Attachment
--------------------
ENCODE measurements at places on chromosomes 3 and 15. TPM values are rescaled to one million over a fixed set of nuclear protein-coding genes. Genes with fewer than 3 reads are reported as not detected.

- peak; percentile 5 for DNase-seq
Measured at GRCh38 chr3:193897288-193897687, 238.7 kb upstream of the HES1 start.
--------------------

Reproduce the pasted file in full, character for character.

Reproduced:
ENCODE measurements at places on chromosomes 3 and 15. TPM values are rescaled to one million over a fixed set of nuclear protein-coding genes. Genes with fewer than 3 reads are reported as not detected.

- peak; percentile 5 for DNase-seq
Measured at GRCh38 chr3:193897288-193897687, 238.7 kb upstream of the HES1 start.